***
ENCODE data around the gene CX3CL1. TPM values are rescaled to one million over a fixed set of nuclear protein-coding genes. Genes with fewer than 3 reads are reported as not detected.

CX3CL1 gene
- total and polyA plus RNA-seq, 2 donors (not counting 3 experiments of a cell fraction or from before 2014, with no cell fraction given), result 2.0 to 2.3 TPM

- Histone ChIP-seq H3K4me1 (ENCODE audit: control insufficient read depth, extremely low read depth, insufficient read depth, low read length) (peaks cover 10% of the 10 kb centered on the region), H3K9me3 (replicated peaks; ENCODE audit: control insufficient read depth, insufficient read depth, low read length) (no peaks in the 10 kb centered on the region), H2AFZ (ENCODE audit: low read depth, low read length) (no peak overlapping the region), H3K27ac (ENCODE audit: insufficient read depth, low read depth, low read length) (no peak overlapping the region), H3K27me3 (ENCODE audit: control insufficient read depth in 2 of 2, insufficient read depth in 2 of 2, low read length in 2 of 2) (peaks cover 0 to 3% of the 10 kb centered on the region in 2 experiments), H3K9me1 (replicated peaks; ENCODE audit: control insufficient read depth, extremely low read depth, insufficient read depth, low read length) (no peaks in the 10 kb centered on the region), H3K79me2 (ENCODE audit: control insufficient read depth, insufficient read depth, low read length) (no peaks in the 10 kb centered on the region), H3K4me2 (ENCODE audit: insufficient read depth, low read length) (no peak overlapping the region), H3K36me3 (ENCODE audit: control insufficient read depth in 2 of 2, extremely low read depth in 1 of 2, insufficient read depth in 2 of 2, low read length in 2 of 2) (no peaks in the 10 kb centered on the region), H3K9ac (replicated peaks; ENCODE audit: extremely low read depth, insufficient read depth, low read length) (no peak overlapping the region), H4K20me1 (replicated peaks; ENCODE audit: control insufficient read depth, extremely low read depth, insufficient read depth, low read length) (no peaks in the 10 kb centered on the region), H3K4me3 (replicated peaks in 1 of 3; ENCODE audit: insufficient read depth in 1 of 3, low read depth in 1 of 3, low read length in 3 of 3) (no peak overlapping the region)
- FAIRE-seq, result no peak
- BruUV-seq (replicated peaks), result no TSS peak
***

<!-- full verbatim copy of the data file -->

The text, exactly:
ENCODE data around the gene CX3CL1. TPM values are rescaled to one million over a fixed set of nuclear protein-coding genes. Genes with fewer than 3 reads are reported as not detected.

CX3CL1 gene
- total and polyA plus RNA-seq, 2 donors (not counting 3 experiments of a cell fraction or from before 2014, with no cell fraction given), result 2.0 to 2.3 TPM

- Histone ChIP-seq H3K4me1 (ENCODE audit: control insufficient read depth, extremely low read depth, insufficient read depth, low read length) (peaks cover 10% of the 10 kb centered on the region), H3K9me3 (replicated peaks; ENCODE audit: control insufficient read depth, insufficient read depth, low read length) (no peaks in the 10 kb centered on the region), H2AFZ (ENCODE audit: low read depth, low read length) (no peak overlapping the region), H3K27ac (ENCODE audit: insufficient read depth, low read depth, low read length) (no peak overlapping the region), H3K27me3 (ENCODE audit: control insufficient read depth in 2 of 2, insufficient read depth in 2 of 2, low read length in 2 of 2) (peaks cover 0 to 3% of the 10 kb centered on the region in 2 experiments), H3K9me1 (replicated peaks; ENCODE audit: control insufficient read depth, extremely low read depth, insufficient read depth, low read length) (no peaks in the 10 kb centered on the region), H3K79me2 (ENCODE audit: control insufficient read depth, insufficient read depth, low read length) (no peaks in the 10 kb centered on the region), H3K4me2 (ENCODE audit: insufficient read depth, low read length) (no peak overlapping the region), H3K36me3 (ENCODE audit: control insufficient read depth in 2 of 2, extremely low read depth in 1 of 2, insufficient read depth in 2 of 2, low read length in 2 of 2) (no peaks in the 10 kb centered on the region), H3K9ac (replicated peaks; ENCODE audit: extremely low read depth, insufficient read depth, low read length) (no peak overlapping the region), H4K20me1 (replicated peaks; ENCODE audit: control insufficient read depth, extremely low read depth, insufficient read depth, low read length) (no peaks in the 10 kb centered on the region), H3K4me3 (replicated peaks in 1 of 3; ENCODE audit: insufficient read depth in 1 of 3, low read depth in 1 of 3, low read length in 3 of 3) (no peak overlapping the region)
- FAIRE-seq, result no peak
- BruUV-seq (replicated peaks), result no TSS peak